Investigators found out about the alleged fraud after a 73-year-old Los Altos Hills resident reported that he was approached by his real-estate agent last year and proposed that he purchase two homes that were “supposedly approaching foreclosure” with the intent of flipping them for higher value in the future. Between January and March 2015, the agent, since identified as Or, convinced him to write 10 cashier’s checks in her name, totaling about $475,000.
Read the original article in Mercury News.
May 12th, 2016 at 10:38am
Ventura County District Attorney Gregory D. Totten announced that Gregoria Mendoza, a former mortgage broker, has pleaded guilty to multiple counts of felony grand theft and foreclosure consultant fraud.
Prosecutors said that Mendoza, 60, created six separate real estate investment schemes and stole about $470,000 from victims in Ventura, Los Angeles and Tulare counties. She had told the victims their money would be invested in real estate projects but instead she spent the money on herself.
Mendoza also illegally charged one of the victims upfront/advance fees for a mortgage loan modification.
Read the original article in the Ventura County Star.
April 29th, 2016 at 1:16pm
John Packard is a convicted felon who caught a lucky break.
Packard, 66, is the co-founder of Irvine-based Pacific Property Assets, along with his former partner, CEO Michael J. Stewart, 68. In exchange for testifying against Stewart in a case in which prosecutors alleged that about 650 mostly elderly investors lost a total of $169 million in savings and retirement funds when PPA declared bankruptcy, Packard received only 2 1/2 years, whereas Stewart was sentenced to 14 years.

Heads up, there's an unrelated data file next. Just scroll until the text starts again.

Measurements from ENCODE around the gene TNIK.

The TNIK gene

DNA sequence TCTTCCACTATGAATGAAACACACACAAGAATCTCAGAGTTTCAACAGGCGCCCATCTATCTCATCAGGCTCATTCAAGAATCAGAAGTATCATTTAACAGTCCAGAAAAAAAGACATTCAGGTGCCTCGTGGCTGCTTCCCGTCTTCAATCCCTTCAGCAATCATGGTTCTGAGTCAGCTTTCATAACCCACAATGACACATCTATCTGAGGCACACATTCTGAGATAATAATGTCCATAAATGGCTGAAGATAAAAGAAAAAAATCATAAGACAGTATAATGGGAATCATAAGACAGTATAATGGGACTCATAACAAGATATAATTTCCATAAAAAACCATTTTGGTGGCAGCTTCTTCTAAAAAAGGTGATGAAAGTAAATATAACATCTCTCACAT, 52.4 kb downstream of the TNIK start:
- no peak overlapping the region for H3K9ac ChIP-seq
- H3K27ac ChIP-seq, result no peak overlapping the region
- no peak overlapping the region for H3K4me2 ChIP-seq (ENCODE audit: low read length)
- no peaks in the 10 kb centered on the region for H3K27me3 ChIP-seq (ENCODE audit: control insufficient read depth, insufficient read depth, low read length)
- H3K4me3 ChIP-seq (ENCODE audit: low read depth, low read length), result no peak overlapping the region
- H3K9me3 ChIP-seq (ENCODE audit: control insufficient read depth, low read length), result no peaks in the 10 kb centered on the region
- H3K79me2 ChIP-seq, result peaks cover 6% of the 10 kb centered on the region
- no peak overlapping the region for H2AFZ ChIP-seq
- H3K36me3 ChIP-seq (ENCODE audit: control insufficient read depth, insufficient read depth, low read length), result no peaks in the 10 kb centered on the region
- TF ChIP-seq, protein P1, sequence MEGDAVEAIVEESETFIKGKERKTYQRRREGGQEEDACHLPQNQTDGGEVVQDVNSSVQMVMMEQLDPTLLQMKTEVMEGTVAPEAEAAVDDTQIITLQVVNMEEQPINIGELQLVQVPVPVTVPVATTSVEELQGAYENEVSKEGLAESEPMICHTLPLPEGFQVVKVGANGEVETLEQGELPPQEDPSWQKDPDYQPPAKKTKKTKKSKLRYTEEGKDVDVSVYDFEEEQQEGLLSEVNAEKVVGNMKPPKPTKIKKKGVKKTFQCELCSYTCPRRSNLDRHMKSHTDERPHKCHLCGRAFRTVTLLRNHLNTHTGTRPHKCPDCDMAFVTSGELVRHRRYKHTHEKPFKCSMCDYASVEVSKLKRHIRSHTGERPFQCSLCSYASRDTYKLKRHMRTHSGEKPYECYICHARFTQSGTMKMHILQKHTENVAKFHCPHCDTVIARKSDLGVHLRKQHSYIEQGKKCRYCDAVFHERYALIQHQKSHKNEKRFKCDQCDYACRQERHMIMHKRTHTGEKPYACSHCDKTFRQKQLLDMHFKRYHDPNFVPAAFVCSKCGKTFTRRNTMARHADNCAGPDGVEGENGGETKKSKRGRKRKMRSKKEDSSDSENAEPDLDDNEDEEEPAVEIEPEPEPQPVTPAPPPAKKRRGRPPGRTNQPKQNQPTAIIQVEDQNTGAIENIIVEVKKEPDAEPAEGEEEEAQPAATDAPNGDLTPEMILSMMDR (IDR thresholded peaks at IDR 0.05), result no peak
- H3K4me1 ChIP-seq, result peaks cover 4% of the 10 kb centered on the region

Packard’s luck is that he and his ex-wife, who is serving a life sentence for contracting the murder of her wealthy boyfriend William McLaughlin, have a 16-year old daughter. U.S. District Judge Cormac J. Carney granted the lenient sentence to Packard for his cooperation and lesser culpability than Stewart.
Read the original article in the Orange County Register.
April 29th, 2016 at 12:48pm
Danville businessman Anthony Keslinke, 47, was sentenced to four years in prison by Judge Jon Tigar in the U.S. District Court in Oakland after previously pleading guilty to real estate fraud and money laundering schemes.
Keslinke’s sentence arose out of a guilty plea last year in which he admitted to devising schemes to short-sell properties and for accepting what he thought was drug money from an undercover Internal Revenue Service agent. He must also pay almost $1.3 million in restitution to his victims and to forfeit approximately $3 million in assets.
Read the original article in the Mercury News.
Read the article in the Antioch Herald to learn more about Anthony Keslinke‘s fraudulent short sales (short sale fraud) and the profits he made from it.